Ted Leo has taken a break from recording his new LP (or so they say) to comment on the 2016 election with a new song, "In the Mean Times." It's part of “Election Issues,” a new Kickstarter series collecting various artists' politically inspired works. Like countless other musicians, Leo's not a big fan of Trump — but rather than mock the candidate and his "basket of deplorables" outright, as so many others have done, he's approaching the rise of Trump from a position of empathy. Listen below, and read on for Leo's thoughts on the song, which sum it up better than I ever could.

I’ve been writing political or 'issue-driven' songs for as long as I’ve been writing songs (which, at this point, qualifies as a pretty long time). There’s been one thing that has always stuck in my craw, and that has thus always cropped up in my songwriting: racism and hatred of others because of their perceived 'otherness.' AS FATE WOULD HAVE IT, this has also been a constant — if not THE MOST constant — theme in the political life of Donald Trump (other than the narcissistic advancement of Donald Trump).

Imagine your brain is a colander in reverse — information comes in like spaghetti in hot water, and your brain takes in what it wants and discards the rest. And the spaghetti and water, pouring in in the right proportions and at an ok speed, allow your brain colander to do its work (in this metaphor, unlike in real life, you want the water and not the spaghetti — in real life, you obviously want the spaghetti). Well, my brain, right now, is like that colander, except instead of spaghetti and hot water, IT’S LIKE SOMEONE KEEPS TRYING TO RAM A TREE THROUGH IT WHILE SOMEONE ELSE TAKES A LEAK ON ITS TRUNK. The tree breaks the colander. Your brain has pee on it. There is that much noise in this election campaign.

One might argue that with Donald Trump, it’s ALL noise, and I would not argue with the person arguing that; and thus, I haven’t written a song about this election since before this election started. And when I started this one, I honestly didn’t even know where to begin. I thought I might pick one issue facing the Supreme Court next year and do a sort of civics lesson about it, but the more I thought, the more it just started making me feel like I had to go back to the beginning of this, myself; because at the beginning of this, loud and clear, before any of the other noise, Donald Trump told us who he is. He is a racist. He has always been a racist. And the Republican Party molly-coddling the racists among them FOR DECADES, enabled his ascent. Now, lucky for him, he’s not ONLY a racist — he’s a lot of other horrible things that apparently appeal to a lot of people, too. But he’s a racist. And he is where he is today, because America is, in part, racist. And I think of all my friends who are not white, who are not male, who are not cis/straight, who are disabled, who are not Christian or not even religious at all, who think of prosperity in terms of community and not just personal wealth, etc., and the malaise that I have sometimes found myself slipping into over the last year, starts to seem awfully selfish.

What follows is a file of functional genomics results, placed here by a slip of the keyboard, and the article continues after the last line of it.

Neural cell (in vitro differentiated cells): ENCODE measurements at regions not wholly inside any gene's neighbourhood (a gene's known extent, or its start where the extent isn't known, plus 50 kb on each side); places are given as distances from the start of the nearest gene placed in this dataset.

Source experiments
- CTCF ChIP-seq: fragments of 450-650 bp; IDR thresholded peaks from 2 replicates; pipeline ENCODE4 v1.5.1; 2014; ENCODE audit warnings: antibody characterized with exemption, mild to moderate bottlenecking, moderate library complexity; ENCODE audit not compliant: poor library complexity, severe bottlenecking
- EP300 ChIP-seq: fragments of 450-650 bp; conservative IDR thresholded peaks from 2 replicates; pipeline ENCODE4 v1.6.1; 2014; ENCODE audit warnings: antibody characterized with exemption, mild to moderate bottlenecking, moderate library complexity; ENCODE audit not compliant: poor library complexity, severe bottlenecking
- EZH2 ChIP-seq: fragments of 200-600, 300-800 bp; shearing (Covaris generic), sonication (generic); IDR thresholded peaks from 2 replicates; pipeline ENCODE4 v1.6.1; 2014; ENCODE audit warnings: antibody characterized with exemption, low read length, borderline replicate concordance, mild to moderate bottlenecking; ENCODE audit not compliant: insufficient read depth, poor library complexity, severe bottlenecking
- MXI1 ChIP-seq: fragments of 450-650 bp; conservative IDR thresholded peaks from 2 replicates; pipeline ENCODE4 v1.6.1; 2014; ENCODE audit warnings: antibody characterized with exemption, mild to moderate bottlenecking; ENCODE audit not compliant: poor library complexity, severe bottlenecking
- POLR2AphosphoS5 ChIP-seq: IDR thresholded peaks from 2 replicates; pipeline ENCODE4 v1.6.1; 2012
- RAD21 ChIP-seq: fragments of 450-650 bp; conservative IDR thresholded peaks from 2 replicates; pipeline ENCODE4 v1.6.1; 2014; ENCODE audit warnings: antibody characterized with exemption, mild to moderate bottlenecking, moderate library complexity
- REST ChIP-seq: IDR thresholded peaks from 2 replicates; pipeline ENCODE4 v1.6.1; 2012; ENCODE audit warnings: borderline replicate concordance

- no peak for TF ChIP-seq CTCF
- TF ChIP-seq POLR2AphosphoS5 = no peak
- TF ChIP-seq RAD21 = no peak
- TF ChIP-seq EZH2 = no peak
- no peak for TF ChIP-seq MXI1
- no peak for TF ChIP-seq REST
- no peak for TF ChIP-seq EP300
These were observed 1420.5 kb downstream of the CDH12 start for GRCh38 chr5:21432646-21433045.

Now, this is just a song — and a hastily written and recorded one, at that. I am under no illusions that it’s going to play any part in changing the world. But going back to square one with Donald Trump and thinking about how he (and his party before him) has twisted the very real concerns of millions of working Americans of all ethnicities (whisper: “economic anxiety”) into a dog whistle the size of a bassoon, and how the entire apparatus invested in electing him President just glibly, daily, elides over it or ignores it completely… I got angry enough to use a curse word in a song again. It’s a song about my own economic anxiety, my anger at the way its been used by the Right, my own white privilege in being able to sit back and think and write a fucking song about this, knowing full well that it’s hitting other people much harder than it’s hitting me; my desire to gather close to the people that I love and to tell those who feel personally under attack by these politics of divisiveness that I love them especially right now, that everyone who’s been pushing back is an inspiration to me, and that I hope we all come through this together and ready to keep fighting after November 9, because this work will continue. These fights will be with us for a long, long time.

So, yeah — here’s a dumb song into which I tried to cram all of this. I should’ve thought about that colander metaphor earlier.

— Ted Leo

P.S. — I’m giving out the individual tracks for you [to] mess with, should you be interested. Do whatever you want with them — remix, dub version, write your own lyrics, etc. Let me know what you come up with. @tedleo | info@tedleo.com